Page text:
"Police will only be deployed in accordance with the actual situation," Hui told reporters. "We will make assessments...and then take appropriate measures."

Hui said rumors that police were planning to fire rubber bullets had come as the result of a misunderstanding with the use of a banner that read "Disperse, or we fire."

The organizers of Occupy Central have urged people to keep up their protests, amid calls for full universal suffrage, including the public nomination of election candidates, and for Leung's resignation.

And the influential Hong Kong Federation of Students has vowed to escalate protests further if no response is received by the end of Tuesday.

Oscar Lai, spokesman for the academic activist group Scholarism, said its members are planning a silent protest at an official flag-raising ceremony to mark the anniversary of the founding of the People's Republic of China by Mao Zedong in 1949 on Wednesday.

Scholarism plans to attend the ceremony wearing mourning white and yellow ribbons, which have become a symbol of the mass pro-democracy movement.

"We won't shout any slogans, and we won't shove forwards," Lai said, adding that the group had staged a similar protest at last year's ceremony. "Based on last year's experience, we will probably just be carried away for no reason."

Refusal to step down

Leung on Tuesday declined to step down, telling reporters that any personnel changes would result in no political reforms at all.

"Any personnel change before the implementation of universal suffrage is achieved would only allow Hong Kong to continue to pick its leader under the Election Committee model," he said.

Leung has been repeatedly taunted by protesters for receiving just 689 votes in 2013 out of a possible 1,200 votes from a largely pro-Beijing Election Committee.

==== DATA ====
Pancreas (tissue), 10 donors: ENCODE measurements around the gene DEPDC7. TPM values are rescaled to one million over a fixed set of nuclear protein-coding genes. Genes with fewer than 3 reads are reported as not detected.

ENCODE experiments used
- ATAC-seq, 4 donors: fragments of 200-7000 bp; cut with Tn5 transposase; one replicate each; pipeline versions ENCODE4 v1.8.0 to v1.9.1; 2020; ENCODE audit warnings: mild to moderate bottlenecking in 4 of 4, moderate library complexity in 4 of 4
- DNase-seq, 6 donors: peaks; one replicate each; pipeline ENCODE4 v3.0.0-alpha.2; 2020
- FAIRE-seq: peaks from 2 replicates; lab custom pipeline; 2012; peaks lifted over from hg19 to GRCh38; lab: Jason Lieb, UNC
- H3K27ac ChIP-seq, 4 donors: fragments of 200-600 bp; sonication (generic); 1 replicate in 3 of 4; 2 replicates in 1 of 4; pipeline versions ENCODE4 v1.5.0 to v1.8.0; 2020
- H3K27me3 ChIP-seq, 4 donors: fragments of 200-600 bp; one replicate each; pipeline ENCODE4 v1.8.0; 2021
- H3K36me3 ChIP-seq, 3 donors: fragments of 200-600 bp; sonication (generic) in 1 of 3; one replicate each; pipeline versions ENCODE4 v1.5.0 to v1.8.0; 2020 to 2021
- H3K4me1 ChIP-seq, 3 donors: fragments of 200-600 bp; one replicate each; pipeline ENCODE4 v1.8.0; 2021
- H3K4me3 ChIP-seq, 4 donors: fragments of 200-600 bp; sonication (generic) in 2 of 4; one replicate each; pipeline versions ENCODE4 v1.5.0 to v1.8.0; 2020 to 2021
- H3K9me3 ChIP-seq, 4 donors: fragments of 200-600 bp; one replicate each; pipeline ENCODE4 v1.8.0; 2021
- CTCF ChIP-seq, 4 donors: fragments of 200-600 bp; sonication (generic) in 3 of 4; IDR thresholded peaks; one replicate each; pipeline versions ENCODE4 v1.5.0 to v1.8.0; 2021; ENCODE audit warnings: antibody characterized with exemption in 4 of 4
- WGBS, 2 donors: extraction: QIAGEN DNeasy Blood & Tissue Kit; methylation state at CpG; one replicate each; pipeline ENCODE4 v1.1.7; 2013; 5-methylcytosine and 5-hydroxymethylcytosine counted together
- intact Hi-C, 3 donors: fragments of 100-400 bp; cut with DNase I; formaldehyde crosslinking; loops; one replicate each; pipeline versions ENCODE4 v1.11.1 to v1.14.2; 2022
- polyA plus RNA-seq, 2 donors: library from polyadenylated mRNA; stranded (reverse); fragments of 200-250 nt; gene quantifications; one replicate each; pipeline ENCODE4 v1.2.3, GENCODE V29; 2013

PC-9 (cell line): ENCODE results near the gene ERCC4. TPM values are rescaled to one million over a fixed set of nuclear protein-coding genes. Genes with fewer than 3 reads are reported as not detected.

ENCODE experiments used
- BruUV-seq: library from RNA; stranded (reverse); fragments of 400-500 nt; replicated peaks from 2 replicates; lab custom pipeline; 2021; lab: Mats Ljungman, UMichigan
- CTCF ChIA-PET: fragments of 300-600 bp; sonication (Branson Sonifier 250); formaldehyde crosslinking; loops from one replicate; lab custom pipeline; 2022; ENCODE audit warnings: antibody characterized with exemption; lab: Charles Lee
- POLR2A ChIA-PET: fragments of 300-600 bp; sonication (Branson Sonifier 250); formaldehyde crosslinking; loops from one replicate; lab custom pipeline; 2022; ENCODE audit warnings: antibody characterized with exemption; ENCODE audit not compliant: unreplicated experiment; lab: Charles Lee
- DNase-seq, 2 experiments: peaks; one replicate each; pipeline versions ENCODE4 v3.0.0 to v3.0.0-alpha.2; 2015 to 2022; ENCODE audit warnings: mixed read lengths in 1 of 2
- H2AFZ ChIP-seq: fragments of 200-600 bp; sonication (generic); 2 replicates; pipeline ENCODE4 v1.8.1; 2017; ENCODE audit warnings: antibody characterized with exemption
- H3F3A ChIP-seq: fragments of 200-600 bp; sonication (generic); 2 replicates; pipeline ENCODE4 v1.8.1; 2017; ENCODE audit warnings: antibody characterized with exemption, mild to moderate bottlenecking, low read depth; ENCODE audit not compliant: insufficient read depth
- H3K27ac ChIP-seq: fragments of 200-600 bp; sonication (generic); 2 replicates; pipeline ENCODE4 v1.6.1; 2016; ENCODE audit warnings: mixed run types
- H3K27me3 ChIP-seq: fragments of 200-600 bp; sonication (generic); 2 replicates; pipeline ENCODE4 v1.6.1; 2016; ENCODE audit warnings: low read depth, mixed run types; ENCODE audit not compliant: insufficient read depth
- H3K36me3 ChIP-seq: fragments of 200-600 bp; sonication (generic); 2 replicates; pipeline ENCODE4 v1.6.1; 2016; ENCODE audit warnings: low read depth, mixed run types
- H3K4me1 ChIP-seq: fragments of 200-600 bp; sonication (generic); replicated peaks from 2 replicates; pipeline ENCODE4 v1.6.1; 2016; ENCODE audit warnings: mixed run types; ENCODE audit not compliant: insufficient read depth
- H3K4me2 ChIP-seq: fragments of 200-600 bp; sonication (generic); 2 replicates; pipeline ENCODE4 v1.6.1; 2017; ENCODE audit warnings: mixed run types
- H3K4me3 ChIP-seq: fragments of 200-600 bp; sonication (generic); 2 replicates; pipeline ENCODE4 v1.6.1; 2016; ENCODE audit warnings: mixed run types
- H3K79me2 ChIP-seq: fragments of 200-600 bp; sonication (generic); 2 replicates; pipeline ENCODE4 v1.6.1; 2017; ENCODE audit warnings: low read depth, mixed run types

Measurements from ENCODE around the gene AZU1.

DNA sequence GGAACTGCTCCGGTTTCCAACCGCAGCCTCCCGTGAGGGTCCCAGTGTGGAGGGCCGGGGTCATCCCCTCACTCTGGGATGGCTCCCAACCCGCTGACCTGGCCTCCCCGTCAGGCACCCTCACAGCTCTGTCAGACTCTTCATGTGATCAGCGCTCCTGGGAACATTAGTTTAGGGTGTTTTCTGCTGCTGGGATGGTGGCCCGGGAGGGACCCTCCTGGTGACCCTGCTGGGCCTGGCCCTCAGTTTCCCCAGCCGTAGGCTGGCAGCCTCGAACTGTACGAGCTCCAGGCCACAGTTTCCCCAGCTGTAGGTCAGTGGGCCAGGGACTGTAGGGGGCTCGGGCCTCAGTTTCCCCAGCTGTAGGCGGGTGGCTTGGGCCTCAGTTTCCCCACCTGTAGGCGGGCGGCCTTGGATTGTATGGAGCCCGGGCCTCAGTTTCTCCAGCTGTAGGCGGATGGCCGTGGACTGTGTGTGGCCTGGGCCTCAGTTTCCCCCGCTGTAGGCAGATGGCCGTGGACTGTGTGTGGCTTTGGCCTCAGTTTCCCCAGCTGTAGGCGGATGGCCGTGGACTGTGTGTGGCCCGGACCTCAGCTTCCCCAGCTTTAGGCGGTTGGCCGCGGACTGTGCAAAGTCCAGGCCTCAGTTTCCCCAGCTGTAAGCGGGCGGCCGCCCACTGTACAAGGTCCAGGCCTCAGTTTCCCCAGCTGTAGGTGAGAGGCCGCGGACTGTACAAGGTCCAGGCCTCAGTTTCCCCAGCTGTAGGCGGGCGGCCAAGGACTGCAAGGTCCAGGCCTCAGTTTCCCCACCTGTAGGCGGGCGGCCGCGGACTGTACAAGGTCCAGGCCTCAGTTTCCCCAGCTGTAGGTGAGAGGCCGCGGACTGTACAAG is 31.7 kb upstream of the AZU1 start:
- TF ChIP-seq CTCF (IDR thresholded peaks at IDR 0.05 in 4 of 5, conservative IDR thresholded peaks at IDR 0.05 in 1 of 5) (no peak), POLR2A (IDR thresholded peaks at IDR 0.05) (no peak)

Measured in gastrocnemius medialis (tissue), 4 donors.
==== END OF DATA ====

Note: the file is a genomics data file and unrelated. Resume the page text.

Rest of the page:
Under current proposals, his successor will be elected in 2017 by all of Hong Kong's five million eligible voters. But Beijing ruled out the possibility of public nomination of candidates on Aug. 31, meaning that pan-democratic candidates are highly unlikely to be selected.

Leung said Beijing's decision was final, and said he was prepared for the Occupy campaign to last "quite a long time."

Meanwhile, U.S. Senators Patrick Leahy and Roger Wicker said they were "distressed" by the use of tear gas and pepper spray against demonstrators on Sunday, calling on the Hong Kong authorities to show restraint and engage in "good-faith" negotiations to resolve the situation.

"Hong Kong’s position as Asia’s ‘world city’ is rooted in fundamental rights, including freedoms of peaceful assembly, expression, and the press," Leahy, the top Democrat on the Senate Judiciary Committee, and Wicker, the Senate Republican deputy whip, said in a statement.

"As democratically elected members of the United States Senate we stand united with the people of Hong Kong and support their aspirations for universal suffrage and full democracy.”

In its first direct mention of the Occupy movement since it began on Sunday, China's state-run broadcaster hit out at the pro-democracy protests.in its first direct mention of the Occupy movement since it began on Sunday.

The protests had caused "at least HK$40 billion (more than U.S. $5 billion) in economic losses," the report said, citing impacts on the stock markets, property, retail, catering and tourism sectors.

"The aim of Occupy Central is to paralyse transportation, harm the rule of law and disrupt business, with a view to forcing the central and SAR governments to give in," it said.

It said local residents were losing patience with the disruption to their daily lives. However, an online poll on the website of the English-language South China Morning Post newspaper showed that some 70 percent of respondents didn't foresee that the tide of public opinion would turn against protesters, should they continue with the occupation for several days.

Reported by Wen Yuqing, Lam Yuet-tung, and Grace Kei Lai-see for RFA's Cantonese Service, and by Xin Lin for the Mandarin Service. Translated and written in English by Luisetta Mudie.

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* Chinese Leader Xi Caught in a Bind Over Unprecedented Hong Kong Protests

* Thousands Occupy Hong Kong For a Second Night in a Row

* Protesters Occupy Hong Kong; Police Use Tear Gas, Pepper Spray

* Hong Kong's Richest Fly to Beijing Amid Student Protests

* Hong Kong Students Scuffle With Police in Bid to Speak to Chief Executive

* Hong Kong Crisis Tests China's 'One Country, Two Systems' Model

* Hong Kong Lecturers in Show of Support For Striking Students

* U.N. To Probe Hong Kong's Voting Rights Amid Row Over Class Boycott

* 'This Has Been an Act of Self-Harm'